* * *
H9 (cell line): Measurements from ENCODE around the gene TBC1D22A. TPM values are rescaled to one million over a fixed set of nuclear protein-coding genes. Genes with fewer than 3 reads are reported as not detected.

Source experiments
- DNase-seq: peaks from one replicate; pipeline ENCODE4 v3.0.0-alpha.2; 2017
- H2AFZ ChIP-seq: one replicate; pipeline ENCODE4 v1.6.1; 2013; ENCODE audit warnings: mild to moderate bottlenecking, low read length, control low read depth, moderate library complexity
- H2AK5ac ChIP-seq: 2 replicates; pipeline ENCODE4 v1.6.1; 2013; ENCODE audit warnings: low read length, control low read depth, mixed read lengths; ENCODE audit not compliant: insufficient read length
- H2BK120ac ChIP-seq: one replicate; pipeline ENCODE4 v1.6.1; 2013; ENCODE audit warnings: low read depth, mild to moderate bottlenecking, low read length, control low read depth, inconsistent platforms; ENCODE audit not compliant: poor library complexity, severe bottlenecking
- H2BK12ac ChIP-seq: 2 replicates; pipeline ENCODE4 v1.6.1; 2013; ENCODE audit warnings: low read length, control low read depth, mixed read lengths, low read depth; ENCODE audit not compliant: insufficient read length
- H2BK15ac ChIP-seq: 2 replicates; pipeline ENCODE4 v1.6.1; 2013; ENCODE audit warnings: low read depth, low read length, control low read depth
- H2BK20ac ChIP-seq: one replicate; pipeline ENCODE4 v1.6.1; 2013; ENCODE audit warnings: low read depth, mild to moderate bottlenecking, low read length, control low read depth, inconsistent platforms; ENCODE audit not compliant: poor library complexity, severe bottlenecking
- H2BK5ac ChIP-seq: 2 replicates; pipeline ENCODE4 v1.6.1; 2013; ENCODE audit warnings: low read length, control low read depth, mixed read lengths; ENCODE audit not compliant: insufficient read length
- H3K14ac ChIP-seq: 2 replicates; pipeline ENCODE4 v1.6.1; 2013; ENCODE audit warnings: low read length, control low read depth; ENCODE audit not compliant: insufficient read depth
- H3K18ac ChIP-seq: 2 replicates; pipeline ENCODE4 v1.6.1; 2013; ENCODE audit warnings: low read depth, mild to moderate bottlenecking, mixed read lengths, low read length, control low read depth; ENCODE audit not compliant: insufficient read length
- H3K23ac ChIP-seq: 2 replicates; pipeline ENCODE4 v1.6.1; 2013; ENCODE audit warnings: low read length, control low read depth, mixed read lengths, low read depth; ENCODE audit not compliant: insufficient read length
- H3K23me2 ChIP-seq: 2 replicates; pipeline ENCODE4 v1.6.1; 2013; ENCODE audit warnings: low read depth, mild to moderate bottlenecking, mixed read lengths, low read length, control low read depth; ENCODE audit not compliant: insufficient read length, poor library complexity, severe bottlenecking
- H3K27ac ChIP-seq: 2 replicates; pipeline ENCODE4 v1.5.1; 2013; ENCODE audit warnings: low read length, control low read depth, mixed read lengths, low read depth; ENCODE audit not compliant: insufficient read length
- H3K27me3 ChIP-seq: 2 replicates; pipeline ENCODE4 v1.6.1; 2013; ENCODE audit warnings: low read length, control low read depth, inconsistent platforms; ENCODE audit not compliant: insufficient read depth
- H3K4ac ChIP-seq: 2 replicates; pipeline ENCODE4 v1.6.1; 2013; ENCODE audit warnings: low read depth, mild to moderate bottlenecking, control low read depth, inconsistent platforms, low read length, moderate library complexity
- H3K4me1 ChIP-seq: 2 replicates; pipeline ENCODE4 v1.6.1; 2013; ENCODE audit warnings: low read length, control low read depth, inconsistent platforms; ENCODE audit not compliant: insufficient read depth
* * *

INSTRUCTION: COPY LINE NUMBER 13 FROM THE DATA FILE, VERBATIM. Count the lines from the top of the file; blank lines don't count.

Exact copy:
- H3K23ac ChIP-seq: 2 replicates; pipeline ENCODE4 v1.6.1; 2013; ENCODE audit warnings: low read length, control low read depth, mixed read lengths, low read depth; ENCODE audit not compliant: insufficient read length